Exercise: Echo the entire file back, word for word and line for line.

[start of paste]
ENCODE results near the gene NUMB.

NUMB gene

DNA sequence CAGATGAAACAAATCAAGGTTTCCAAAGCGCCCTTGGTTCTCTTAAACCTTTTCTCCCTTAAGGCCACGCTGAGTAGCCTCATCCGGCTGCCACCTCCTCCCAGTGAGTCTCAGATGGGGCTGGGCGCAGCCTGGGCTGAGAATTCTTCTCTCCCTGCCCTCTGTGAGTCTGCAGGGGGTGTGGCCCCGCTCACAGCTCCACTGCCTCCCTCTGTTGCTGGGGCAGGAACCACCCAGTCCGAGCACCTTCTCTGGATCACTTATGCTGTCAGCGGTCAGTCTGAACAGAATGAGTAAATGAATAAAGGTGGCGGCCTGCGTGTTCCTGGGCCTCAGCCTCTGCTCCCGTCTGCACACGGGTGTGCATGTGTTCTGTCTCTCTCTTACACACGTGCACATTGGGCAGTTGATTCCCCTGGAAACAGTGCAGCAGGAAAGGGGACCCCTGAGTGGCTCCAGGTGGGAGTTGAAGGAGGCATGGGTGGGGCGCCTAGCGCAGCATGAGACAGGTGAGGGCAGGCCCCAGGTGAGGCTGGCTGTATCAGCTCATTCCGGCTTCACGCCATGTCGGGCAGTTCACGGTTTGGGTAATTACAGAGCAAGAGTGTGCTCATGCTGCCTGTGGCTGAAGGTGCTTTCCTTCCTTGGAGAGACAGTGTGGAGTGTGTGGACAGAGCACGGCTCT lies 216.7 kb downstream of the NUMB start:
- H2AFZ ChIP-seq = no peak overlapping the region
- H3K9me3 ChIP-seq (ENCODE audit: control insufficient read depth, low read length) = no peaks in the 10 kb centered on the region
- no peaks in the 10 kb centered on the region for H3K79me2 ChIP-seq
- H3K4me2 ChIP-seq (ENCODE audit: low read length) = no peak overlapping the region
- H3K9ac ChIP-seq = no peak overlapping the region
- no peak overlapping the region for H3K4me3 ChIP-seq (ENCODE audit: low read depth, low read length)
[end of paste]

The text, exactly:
ENCODE results near the gene NUMB.

NUMB gene

DNA sequence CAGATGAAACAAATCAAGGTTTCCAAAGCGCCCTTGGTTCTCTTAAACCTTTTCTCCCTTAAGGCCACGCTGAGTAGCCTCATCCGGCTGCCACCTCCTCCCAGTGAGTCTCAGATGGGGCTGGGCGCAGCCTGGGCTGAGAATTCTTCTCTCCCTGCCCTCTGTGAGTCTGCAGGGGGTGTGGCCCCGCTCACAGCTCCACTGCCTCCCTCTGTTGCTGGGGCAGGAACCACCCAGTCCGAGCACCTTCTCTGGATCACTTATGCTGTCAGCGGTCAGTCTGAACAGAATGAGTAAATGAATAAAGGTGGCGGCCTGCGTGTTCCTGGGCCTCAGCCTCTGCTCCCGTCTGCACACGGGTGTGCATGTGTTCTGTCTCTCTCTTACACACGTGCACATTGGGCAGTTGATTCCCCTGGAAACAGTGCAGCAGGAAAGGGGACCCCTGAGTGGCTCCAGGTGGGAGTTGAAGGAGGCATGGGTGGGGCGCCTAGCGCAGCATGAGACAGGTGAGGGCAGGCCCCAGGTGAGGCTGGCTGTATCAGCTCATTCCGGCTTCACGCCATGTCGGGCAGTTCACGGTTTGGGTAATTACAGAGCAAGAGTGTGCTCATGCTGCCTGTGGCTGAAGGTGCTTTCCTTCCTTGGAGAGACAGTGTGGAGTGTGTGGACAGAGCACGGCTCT lies 216.7 kb downstream of the NUMB start:
- H2AFZ ChIP-seq = no peak overlapping the region
- H3K9me3 ChIP-seq (ENCODE audit: control insufficient read depth, low read length) = no peaks in the 10 kb centered on the region
- no peaks in the 10 kb centered on the region for H3K79me2 ChIP-seq
- H3K4me2 ChIP-seq (ENCODE audit: low read length) = no peak overlapping the region
- H3K9ac ChIP-seq = no peak overlapping the region
- no peak overlapping the region for H3K4me3 ChIP-seq (ENCODE audit: low read depth, low read length)